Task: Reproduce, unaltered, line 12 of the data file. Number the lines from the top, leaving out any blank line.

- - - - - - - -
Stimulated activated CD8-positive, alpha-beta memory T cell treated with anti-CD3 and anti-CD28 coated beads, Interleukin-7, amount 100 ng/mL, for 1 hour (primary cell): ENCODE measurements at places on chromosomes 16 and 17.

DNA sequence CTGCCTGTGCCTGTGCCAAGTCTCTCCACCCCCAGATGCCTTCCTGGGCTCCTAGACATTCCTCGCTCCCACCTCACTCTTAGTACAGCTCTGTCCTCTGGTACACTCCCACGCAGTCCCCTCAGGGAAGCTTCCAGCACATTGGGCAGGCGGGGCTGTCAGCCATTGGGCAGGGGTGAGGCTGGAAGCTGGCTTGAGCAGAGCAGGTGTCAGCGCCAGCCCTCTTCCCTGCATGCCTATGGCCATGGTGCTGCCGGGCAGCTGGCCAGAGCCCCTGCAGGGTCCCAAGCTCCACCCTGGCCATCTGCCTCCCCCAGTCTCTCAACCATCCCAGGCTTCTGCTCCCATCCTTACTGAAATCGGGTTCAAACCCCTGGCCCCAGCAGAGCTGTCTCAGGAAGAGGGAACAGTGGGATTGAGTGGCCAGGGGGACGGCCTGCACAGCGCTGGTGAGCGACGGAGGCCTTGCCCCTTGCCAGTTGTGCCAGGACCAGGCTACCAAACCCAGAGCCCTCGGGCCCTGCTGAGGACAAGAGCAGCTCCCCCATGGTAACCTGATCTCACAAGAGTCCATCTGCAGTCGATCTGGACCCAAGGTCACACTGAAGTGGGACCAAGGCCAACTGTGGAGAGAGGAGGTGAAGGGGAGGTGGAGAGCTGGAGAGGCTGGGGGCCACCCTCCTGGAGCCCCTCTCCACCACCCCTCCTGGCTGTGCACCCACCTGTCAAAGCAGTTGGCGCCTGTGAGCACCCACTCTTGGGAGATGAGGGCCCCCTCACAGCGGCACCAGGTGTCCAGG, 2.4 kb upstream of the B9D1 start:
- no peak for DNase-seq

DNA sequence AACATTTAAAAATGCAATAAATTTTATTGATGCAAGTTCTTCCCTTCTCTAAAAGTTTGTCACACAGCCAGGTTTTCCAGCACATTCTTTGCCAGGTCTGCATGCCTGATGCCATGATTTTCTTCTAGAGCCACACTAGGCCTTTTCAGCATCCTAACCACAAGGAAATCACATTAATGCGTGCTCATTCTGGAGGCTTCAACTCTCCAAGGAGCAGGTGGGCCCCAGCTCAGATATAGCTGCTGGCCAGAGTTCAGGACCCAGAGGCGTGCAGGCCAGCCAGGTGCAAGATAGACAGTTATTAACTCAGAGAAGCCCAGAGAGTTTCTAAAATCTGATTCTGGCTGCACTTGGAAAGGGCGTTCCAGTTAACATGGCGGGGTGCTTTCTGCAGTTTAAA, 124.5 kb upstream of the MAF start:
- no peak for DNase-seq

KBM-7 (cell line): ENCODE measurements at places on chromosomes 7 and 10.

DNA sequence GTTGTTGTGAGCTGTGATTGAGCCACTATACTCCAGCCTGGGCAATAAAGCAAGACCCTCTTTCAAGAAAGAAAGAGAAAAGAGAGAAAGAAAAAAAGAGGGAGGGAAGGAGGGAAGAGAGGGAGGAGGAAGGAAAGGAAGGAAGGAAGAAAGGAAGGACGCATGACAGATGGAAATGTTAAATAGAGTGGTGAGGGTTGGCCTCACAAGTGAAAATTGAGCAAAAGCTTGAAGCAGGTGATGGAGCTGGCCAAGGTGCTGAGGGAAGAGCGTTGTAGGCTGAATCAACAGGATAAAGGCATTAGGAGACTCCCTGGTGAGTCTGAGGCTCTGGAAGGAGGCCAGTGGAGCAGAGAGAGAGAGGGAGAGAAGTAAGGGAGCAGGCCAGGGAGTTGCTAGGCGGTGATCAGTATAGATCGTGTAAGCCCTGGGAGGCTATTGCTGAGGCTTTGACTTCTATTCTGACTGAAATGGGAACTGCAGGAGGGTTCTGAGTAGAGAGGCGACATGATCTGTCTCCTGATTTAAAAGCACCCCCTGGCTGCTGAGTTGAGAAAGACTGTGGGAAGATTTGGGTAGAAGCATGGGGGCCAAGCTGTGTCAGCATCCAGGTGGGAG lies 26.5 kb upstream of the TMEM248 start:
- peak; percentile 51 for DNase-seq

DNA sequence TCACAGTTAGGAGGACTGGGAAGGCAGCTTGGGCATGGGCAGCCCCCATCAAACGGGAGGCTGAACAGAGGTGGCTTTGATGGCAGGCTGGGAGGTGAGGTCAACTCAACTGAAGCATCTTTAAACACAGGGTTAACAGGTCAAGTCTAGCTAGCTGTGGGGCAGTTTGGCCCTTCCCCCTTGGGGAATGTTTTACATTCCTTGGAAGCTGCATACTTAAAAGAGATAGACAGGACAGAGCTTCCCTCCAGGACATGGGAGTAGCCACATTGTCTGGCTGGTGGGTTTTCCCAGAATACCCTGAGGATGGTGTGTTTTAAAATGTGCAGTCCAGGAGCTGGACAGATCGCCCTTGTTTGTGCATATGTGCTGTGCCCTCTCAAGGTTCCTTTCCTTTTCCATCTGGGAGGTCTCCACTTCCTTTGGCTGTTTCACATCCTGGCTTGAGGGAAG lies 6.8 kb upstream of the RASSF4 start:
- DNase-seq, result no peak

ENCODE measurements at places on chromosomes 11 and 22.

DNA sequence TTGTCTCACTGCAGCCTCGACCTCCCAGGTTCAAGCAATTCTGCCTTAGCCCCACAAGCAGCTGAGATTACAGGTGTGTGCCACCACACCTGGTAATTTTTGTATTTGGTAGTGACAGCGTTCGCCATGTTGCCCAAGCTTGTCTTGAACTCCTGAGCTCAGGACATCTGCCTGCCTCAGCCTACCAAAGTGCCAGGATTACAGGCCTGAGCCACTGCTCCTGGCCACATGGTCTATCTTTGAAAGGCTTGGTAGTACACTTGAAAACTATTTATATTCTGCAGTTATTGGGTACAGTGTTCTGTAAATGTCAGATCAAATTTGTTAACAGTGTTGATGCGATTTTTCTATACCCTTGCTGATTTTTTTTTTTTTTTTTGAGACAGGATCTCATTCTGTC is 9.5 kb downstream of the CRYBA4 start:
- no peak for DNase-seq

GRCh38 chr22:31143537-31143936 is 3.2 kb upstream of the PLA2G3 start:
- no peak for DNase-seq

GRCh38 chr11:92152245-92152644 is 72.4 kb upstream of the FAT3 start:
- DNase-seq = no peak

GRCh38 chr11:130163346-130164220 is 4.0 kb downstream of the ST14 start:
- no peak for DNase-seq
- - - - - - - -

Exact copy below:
DNA sequence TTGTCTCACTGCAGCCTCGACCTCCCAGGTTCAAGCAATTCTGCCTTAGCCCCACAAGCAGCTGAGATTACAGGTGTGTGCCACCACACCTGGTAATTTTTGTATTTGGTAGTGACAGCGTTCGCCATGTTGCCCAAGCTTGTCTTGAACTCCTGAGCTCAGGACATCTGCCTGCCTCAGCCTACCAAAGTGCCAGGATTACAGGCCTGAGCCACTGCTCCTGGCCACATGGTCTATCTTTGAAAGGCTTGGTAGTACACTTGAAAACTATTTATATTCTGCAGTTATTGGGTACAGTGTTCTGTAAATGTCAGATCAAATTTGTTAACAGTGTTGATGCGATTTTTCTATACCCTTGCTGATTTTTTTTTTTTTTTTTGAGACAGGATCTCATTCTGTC is 9.5 kb downstream of the CRYBA4 start: